And you say everything changed after Compass.
I think in the end, they’d probably had enough and they realised things were changing, that the monopoly – which it was – was going to go.
The good times had gone.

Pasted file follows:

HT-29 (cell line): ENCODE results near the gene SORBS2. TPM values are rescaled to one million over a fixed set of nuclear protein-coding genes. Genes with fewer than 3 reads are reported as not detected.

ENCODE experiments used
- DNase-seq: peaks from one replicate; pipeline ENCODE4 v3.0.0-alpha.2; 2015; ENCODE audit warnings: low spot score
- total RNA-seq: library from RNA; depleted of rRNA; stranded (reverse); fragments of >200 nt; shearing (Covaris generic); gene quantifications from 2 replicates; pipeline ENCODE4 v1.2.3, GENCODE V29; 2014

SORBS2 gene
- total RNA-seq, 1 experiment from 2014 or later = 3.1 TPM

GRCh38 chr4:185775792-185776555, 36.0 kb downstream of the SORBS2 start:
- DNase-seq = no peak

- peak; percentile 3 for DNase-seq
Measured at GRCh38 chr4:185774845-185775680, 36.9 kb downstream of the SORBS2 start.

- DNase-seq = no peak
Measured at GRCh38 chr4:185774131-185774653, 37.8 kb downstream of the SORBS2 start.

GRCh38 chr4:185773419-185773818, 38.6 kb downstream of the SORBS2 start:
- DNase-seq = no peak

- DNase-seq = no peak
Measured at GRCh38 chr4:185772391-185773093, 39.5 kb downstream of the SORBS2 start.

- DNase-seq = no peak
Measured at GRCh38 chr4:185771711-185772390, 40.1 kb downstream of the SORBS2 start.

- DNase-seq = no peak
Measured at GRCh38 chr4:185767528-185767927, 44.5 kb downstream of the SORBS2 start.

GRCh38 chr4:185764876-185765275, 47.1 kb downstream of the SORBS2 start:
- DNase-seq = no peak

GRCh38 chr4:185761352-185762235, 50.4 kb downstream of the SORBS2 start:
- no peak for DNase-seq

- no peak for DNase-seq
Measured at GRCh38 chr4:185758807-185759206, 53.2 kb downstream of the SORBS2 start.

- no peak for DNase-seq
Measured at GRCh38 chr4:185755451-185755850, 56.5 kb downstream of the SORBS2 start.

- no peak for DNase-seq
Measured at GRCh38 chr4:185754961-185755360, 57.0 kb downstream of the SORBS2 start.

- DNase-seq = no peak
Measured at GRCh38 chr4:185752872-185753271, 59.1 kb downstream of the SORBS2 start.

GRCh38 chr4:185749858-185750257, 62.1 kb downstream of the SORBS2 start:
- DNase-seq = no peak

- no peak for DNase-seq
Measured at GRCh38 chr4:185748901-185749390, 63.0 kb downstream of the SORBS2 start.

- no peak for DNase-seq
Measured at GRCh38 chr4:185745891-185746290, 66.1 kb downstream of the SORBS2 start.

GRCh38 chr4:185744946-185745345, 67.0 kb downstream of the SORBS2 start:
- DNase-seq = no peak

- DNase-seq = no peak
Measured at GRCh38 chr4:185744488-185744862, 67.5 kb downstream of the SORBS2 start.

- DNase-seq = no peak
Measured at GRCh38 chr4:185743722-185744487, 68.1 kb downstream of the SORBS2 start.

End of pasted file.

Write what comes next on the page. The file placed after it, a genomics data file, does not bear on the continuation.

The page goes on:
They were on the cusp. They hadn’t completely gone, but fiscal control was going to be a much more major part of what we did, and money then started to dictate to the programme how it was going to be done, and what programmes were done, and what you could do, and how many hours you could work. It had an immense… also, I think, it upset a lot of people in Granada, for no other reason than I think it felt like… I use this… it sounds rude, but everybody referred to them as ‘the caterers’ have taken over… and that’s rude, because they were shrewd businessmen, you know, Charles Allen and Gerry Robinson, two superb businessmen, but knew little about television. Well, you may not need to know much about television to run a business except that, but the ethos… it was like one door had closed and a slightly smaller, less important door had opened. And I remember now, sitting in Studio 8 or 12, with several hundred other people being talked to by Gerry Robinson and his team with their view of what was going to happen to Granada. And I know it upset quite a lot of people, because it felt like commercialism was going to be the bottom line, that money was going to be the thing that demanded it, as opposed to art – it’s awful saying art for art’s sake – but a lot of what we made was because it was an interesting thing to make, not necessarily a fiscal or commercial thing to make.